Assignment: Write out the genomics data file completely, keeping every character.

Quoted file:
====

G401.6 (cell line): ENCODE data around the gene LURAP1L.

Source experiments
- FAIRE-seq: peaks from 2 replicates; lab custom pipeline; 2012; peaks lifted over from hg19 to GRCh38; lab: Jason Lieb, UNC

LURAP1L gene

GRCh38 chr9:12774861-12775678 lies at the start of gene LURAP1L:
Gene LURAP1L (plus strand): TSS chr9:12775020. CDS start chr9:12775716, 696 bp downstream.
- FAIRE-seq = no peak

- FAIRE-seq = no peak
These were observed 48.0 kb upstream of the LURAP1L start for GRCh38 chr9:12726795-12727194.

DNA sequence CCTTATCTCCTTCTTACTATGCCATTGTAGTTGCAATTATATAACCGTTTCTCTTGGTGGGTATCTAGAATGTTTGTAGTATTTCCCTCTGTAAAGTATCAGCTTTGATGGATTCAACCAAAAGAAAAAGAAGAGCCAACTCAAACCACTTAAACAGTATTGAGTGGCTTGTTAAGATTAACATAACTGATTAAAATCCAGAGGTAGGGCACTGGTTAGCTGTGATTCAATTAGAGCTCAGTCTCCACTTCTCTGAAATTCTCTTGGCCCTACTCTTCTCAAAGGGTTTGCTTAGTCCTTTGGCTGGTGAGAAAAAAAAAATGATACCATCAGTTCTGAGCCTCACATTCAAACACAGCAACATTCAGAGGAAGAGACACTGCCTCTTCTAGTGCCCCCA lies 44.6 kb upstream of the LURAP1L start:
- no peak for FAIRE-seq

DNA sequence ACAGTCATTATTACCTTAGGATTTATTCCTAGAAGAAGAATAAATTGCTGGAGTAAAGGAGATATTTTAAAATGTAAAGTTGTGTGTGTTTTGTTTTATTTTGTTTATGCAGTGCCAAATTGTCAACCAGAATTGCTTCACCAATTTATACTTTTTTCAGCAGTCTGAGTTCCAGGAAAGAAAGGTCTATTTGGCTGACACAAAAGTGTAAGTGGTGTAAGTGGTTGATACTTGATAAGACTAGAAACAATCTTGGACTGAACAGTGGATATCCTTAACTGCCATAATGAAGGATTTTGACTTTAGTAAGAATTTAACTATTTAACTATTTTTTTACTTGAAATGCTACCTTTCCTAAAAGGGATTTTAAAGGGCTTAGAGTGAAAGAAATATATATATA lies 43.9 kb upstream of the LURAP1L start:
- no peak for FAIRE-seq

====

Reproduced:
G401.6 (cell line): ENCODE data around the gene LURAP1L.

Source experiments
- FAIRE-seq: peaks from 2 replicates; lab custom pipeline; 2012; peaks lifted over from hg19 to GRCh38; lab: Jason Lieb, UNC

LURAP1L gene

GRCh38 chr9:12774861-12775678 lies at the start of gene LURAP1L:
Gene LURAP1L (plus strand): TSS chr9:12775020. CDS start chr9:12775716, 696 bp downstream.
- FAIRE-seq = no peak

- FAIRE-seq = no peak
These were observed 48.0 kb upstream of the LURAP1L start for GRCh38 chr9:12726795-12727194.

DNA sequence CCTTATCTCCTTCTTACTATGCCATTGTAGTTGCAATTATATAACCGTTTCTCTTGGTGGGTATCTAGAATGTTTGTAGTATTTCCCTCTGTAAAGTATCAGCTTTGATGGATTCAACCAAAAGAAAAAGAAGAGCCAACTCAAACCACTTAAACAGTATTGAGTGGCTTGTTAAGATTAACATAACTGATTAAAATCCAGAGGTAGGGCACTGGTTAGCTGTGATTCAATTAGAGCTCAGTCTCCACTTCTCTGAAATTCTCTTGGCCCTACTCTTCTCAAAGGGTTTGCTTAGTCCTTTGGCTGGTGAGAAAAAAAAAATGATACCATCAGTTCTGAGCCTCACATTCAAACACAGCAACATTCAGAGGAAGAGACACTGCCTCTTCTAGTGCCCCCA lies 44.6 kb upstream of the LURAP1L start:
- no peak for FAIRE-seq

DNA sequence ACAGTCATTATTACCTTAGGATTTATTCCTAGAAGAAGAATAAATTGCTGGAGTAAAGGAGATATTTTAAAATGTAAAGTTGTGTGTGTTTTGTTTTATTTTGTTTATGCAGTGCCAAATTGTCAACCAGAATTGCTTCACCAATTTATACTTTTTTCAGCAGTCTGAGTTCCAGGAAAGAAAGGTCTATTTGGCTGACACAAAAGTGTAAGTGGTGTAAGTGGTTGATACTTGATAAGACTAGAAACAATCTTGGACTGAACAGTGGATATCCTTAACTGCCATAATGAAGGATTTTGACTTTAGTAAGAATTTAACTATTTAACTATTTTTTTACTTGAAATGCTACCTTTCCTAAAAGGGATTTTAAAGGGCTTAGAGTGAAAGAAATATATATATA lies 43.9 kb upstream of the LURAP1L start:
- no peak for FAIRE-seq